(One curious note – the awards tend to come for Romanesque buildings – Quinn Chapel AME, Thalia Hall, Greenstone Church, Western Springs Presbyterian Church – is this a stylistic preference or maybe the judges just get impressed with all of the stippling??)

smashing

May 6, 2008

They demolished the Berwyn Spindle but they might re-erect it because they saved the two top cars, which makes me wonder which cars they will choose – this was a spindle of 1970s cars, after all, which still had elegant lines, unlike the box-cars of the 1980s, and I can’t imagine the Beetle and the T-Bird topping out a short stack of c. 1999 Escorts and Corollas or even nasty Buicks. I suppose it is like a totem pole, in which case it should span time, but I think the original effect of this spike of cars in a parking lot was to suggest that your car could belong there as well and if all of the spindled vehicles are out of date the piece means something else entirely….

This is the last week for the “Squandered” show at CAF and I am in it but it is still worth seeing and there have been a great series of events along with it, the most recent being Daniel Bluestone’s lecture last Wednesday, which summarized all of his interesting research into the history of preservation in Chicago and the idea of an “aesthetics of eclipse” provided by layers of history in the landscape. I guess that is why I wonder so hard what kind of cars they will put on the new Spindle, since its original criticality depending on the abnegation of such an aesthetics of eclipse but with a Beetle on top how can you do that?

Our students presented their final thesis topics last Friday and they did a great job and Walker Johnson FAIA was there to re-present the Peterson Prize to the Class of 2008 and Professor Charlie Pipal.
pipal, johnson, rainka, little, patel, blasius, shymanski
Also we opened our end-of-year show on the 12th floor of Carson’s in the AIADO space which includes the resurrected volute from the 1926 Granada Theater by Eichenbaum – this was the piece that was infamously smashed to bits by a moving company this January when they surprise moved our studios and resource center.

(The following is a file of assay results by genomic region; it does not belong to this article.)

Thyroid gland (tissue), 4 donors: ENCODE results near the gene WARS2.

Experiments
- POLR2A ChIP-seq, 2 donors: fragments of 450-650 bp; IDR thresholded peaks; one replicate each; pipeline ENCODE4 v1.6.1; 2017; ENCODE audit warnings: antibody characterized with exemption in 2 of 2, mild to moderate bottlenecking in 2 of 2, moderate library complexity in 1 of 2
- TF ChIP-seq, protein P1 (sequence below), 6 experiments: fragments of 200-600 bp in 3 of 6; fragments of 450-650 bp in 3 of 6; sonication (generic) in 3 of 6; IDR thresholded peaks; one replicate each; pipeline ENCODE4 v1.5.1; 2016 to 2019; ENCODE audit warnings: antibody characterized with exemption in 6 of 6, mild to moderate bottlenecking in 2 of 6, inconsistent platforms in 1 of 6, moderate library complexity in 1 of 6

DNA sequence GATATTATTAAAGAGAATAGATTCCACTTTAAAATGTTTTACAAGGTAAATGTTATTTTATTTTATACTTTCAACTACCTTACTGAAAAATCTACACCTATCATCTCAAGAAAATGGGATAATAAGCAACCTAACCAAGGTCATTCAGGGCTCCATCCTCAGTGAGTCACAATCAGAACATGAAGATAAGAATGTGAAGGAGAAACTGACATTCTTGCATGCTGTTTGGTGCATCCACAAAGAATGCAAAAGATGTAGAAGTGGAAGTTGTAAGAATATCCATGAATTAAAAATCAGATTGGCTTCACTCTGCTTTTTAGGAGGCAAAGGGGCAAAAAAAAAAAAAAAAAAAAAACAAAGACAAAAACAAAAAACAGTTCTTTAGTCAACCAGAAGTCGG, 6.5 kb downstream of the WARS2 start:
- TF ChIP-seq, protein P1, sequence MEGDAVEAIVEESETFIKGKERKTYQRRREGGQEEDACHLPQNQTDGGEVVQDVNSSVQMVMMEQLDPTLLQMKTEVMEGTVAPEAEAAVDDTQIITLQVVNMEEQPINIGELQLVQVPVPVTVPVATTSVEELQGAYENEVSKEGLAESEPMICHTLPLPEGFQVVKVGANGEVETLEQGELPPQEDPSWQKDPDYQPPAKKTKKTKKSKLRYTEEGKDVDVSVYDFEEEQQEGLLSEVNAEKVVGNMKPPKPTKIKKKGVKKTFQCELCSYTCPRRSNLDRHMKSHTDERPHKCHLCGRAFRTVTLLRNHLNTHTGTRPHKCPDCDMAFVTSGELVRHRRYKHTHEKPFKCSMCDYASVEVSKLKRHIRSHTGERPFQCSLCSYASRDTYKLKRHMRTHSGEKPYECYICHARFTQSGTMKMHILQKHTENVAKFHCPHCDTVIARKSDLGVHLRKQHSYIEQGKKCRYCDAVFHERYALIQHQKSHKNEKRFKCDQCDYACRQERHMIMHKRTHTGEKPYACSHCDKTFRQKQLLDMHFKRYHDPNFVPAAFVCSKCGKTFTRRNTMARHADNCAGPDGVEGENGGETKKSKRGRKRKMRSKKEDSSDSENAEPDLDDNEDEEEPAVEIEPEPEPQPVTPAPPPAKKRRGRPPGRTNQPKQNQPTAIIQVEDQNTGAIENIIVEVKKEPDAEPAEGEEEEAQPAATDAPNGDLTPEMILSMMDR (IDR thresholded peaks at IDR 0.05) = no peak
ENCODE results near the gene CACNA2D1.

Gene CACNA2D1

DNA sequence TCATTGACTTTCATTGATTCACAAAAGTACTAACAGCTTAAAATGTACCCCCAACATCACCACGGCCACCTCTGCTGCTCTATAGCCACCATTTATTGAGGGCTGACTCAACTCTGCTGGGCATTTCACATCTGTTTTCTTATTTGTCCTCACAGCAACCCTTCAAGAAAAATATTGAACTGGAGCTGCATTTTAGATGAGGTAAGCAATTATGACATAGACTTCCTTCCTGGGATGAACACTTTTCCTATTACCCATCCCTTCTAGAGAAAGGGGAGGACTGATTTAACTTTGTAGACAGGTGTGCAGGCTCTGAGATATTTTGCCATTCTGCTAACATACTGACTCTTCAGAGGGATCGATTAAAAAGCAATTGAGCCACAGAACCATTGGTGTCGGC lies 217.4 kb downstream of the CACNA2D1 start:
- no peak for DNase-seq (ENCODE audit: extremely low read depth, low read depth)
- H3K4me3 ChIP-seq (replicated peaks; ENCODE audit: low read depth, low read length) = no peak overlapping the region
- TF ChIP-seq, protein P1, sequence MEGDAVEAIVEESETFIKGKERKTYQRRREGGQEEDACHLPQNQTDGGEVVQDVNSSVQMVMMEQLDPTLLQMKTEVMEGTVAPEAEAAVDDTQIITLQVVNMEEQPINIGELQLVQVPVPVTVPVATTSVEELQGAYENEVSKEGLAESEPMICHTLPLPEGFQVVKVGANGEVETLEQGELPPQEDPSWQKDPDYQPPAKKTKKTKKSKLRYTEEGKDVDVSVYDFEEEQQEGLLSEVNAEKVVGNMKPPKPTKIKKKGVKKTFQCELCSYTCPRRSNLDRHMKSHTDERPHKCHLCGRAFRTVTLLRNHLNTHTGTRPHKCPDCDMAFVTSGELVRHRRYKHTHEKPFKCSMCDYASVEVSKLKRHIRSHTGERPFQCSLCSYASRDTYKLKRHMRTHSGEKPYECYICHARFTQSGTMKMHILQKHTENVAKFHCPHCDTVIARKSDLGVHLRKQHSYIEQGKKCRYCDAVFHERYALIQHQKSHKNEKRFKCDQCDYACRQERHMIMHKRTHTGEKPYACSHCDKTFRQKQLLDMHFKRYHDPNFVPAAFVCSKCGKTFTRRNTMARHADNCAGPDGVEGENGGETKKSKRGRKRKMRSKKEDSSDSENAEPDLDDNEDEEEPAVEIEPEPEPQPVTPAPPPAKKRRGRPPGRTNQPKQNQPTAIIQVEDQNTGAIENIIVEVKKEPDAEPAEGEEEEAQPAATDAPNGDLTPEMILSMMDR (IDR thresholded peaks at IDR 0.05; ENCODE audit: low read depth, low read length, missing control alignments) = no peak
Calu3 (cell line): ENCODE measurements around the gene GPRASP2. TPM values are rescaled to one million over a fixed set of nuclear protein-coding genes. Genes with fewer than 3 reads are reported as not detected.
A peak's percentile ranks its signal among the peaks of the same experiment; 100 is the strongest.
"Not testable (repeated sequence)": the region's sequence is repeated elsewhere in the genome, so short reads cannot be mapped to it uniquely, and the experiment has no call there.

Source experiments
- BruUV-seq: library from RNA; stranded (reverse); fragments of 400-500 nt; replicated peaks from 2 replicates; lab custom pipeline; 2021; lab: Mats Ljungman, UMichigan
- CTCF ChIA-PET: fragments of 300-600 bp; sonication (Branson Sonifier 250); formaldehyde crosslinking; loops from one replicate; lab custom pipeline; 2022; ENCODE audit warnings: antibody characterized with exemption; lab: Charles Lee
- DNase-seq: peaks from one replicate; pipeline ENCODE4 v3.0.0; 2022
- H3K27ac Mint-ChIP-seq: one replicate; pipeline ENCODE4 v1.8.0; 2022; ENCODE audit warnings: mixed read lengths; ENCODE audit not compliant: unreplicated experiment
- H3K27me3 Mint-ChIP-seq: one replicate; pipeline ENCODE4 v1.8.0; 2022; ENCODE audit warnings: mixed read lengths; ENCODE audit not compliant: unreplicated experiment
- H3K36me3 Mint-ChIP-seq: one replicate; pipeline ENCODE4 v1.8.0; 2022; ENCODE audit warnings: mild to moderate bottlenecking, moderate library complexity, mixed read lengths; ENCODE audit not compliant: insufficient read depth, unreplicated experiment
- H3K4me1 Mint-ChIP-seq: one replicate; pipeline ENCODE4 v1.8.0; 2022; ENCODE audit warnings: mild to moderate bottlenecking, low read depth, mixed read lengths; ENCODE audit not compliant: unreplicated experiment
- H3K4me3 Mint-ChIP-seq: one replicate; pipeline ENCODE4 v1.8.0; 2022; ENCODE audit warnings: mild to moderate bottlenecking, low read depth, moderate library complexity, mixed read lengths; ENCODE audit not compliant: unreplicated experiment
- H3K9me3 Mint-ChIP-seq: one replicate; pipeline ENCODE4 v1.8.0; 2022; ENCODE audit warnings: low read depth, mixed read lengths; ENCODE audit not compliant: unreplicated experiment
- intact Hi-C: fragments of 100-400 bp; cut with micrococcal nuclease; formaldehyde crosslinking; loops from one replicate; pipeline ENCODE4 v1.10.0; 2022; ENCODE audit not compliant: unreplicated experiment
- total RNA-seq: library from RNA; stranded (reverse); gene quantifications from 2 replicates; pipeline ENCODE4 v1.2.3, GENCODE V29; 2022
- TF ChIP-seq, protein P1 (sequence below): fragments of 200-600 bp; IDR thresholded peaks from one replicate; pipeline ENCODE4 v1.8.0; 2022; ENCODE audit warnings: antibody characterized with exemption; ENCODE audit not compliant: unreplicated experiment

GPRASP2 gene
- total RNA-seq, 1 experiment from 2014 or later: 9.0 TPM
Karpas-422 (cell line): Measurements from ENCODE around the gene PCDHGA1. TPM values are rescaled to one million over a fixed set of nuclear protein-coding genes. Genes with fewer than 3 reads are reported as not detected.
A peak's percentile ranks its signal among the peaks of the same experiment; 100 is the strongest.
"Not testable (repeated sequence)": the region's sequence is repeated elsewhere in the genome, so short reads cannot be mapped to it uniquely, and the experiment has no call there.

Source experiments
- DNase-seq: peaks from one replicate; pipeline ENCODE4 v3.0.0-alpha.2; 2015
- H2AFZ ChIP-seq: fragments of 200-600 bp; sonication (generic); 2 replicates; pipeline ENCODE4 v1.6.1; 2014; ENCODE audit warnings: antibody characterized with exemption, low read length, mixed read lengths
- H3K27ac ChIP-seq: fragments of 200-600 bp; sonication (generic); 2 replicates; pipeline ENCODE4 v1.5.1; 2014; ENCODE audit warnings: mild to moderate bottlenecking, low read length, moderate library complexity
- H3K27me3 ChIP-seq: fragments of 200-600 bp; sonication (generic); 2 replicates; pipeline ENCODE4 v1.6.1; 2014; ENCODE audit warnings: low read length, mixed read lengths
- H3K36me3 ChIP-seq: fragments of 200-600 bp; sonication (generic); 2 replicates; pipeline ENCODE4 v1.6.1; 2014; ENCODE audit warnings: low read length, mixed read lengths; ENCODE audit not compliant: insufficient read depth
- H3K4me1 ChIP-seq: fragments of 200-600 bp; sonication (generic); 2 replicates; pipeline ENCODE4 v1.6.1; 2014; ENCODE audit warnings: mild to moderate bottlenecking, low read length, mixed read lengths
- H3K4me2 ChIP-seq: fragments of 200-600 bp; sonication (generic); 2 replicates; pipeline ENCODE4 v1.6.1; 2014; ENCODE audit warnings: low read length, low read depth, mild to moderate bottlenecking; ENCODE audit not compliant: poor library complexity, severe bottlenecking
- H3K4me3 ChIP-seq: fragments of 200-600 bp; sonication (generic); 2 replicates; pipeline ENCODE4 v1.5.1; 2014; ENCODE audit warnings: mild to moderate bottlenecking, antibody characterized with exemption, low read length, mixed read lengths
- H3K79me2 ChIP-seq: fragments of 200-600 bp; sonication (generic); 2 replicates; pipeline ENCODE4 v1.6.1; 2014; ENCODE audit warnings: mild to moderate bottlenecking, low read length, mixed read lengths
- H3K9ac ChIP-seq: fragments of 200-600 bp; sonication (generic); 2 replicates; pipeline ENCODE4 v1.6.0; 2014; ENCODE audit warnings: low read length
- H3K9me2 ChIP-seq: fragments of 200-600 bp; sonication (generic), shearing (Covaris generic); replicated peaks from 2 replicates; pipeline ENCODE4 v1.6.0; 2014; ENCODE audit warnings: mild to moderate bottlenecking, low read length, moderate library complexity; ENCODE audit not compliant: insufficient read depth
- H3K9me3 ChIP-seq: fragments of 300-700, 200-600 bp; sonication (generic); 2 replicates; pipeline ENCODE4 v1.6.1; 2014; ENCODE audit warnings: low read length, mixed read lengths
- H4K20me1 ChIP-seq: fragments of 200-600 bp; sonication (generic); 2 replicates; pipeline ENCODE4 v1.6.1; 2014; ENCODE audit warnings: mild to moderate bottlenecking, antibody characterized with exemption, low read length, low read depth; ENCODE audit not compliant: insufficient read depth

Too bad, but Craig Deller’s class did a great job with it.

Irit Rogoff gave a keynote for the Master’s presentations that was really pretty cool and helped organize some thoughts I had in a month-old rambling blog draft that has yet to see the light of day. That evening the wonderful Mira Patel – who gets the prize for the first finished thesis turned in! – hosted us for an end-of-year gathering in her highrise. Saturday I was back at school to talk about First Year Program and Sunday I saw Rebecca Keller’s class’ intervention/installation at Pleasant Home, a series of intriguing pieces inspired by the history of the place, including a pantryload of cinnamon plates, roller skating John Farson stickers, an etched egg chandelier, hurdy gurdy types and ceramics cormers. Rebecca’s piece took the honeysuckle – one of the architectural themes of the house – and presented it “preserved” – dried and colorless in a closed box – and “living” green and lustrous in a vase, which pretty much summarizes my ideas about house museums and the goal of preservation.
Rebecca Keller\'s preserved and living honeysuckles at Pleasant Home

I made beer for the first time in almost six months last week so life is returning after the longest winter and the biggest move and Wednesday I am in Elgin talking about windows and Thursday thesis class and Roger Brown Study Collection Steering Committee and Friday the neighbors come over to warm the house and Saturday I get a hood and give a commencement speech and of course Sunday is Mother’s Day and the following weekend is Denver and then the following weekend China….